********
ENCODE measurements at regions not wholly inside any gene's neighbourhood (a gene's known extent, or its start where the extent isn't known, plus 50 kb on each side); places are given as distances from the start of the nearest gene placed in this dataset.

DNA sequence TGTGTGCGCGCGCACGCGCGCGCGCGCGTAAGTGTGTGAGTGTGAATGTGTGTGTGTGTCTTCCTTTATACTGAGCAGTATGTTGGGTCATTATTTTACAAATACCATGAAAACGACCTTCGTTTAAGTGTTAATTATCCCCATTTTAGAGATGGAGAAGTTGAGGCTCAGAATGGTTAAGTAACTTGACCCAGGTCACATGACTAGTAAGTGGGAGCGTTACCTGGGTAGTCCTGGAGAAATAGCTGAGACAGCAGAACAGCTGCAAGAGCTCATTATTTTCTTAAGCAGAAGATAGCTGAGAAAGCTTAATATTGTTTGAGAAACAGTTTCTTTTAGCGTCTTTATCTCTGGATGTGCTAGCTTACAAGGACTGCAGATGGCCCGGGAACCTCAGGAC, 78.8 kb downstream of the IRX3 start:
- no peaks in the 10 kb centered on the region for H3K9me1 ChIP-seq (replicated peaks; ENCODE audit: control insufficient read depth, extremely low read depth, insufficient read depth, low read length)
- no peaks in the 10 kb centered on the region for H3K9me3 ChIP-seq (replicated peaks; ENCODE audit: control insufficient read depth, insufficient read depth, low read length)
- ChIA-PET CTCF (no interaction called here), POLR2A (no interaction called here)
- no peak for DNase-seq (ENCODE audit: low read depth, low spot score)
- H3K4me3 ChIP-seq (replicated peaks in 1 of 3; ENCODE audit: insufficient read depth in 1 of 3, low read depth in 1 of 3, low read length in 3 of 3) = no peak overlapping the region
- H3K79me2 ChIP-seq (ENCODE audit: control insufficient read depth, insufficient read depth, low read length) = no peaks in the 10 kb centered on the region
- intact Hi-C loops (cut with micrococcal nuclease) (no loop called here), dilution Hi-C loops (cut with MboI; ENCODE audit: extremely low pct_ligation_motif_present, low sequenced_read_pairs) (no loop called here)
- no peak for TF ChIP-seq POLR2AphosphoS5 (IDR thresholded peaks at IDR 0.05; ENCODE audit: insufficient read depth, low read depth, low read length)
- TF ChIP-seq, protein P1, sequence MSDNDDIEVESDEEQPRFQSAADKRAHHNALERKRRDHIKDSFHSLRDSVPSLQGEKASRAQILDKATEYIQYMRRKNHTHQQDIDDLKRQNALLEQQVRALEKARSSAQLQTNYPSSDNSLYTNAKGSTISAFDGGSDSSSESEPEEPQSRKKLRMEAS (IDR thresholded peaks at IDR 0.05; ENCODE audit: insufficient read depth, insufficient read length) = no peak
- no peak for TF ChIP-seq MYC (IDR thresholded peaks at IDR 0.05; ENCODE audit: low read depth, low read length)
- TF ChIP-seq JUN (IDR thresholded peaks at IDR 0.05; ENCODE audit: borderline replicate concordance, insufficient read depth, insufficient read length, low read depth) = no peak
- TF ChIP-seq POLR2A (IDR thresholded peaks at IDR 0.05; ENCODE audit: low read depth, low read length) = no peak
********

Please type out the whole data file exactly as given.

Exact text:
ENCODE measurements at regions not wholly inside any gene's neighbourhood (a gene's known extent, or its start where the extent isn't known, plus 50 kb on each side); places are given as distances from the start of the nearest gene placed in this dataset.

DNA sequence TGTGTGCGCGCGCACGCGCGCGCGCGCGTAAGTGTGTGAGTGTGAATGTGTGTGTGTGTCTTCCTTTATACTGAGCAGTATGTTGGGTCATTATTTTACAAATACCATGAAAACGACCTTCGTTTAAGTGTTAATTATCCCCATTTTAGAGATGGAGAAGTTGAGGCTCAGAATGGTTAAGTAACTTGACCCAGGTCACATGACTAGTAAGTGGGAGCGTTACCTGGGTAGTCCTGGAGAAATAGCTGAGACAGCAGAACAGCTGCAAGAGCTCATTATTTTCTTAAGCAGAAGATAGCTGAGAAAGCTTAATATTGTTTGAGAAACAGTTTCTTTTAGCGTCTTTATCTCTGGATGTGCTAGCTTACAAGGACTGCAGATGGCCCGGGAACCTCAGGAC, 78.8 kb downstream of the IRX3 start:
- no peaks in the 10 kb centered on the region for H3K9me1 ChIP-seq (replicated peaks; ENCODE audit: control insufficient read depth, extremely low read depth, insufficient read depth, low read length)
- no peaks in the 10 kb centered on the region for H3K9me3 ChIP-seq (replicated peaks; ENCODE audit: control insufficient read depth, insufficient read depth, low read length)
- ChIA-PET CTCF (no interaction called here), POLR2A (no interaction called here)
- no peak for DNase-seq (ENCODE audit: low read depth, low spot score)
- H3K4me3 ChIP-seq (replicated peaks in 1 of 3; ENCODE audit: insufficient read depth in 1 of 3, low read depth in 1 of 3, low read length in 3 of 3) = no peak overlapping the region
- H3K79me2 ChIP-seq (ENCODE audit: control insufficient read depth, insufficient read depth, low read length) = no peaks in the 10 kb centered on the region
- intact Hi-C loops (cut with micrococcal nuclease) (no loop called here), dilution Hi-C loops (cut with MboI; ENCODE audit: extremely low pct_ligation_motif_present, low sequenced_read_pairs) (no loop called here)
- no peak for TF ChIP-seq POLR2AphosphoS5 (IDR thresholded peaks at IDR 0.05; ENCODE audit: insufficient read depth, low read depth, low read length)
- TF ChIP-seq, protein P1, sequence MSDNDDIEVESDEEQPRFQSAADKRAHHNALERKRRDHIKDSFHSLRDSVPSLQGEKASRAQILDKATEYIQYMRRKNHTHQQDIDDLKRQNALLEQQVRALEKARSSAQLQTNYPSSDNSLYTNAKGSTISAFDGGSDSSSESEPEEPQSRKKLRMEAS (IDR thresholded peaks at IDR 0.05; ENCODE audit: insufficient read depth, insufficient read length) = no peak
- no peak for TF ChIP-seq MYC (IDR thresholded peaks at IDR 0.05; ENCODE audit: low read depth, low read length)
- TF ChIP-seq JUN (IDR thresholded peaks at IDR 0.05; ENCODE audit: borderline replicate concordance, insufficient read depth, insufficient read length, low read depth) = no peak
- TF ChIP-seq POLR2A (IDR thresholded peaks at IDR 0.05; ENCODE audit: low read depth, low read length) = no peak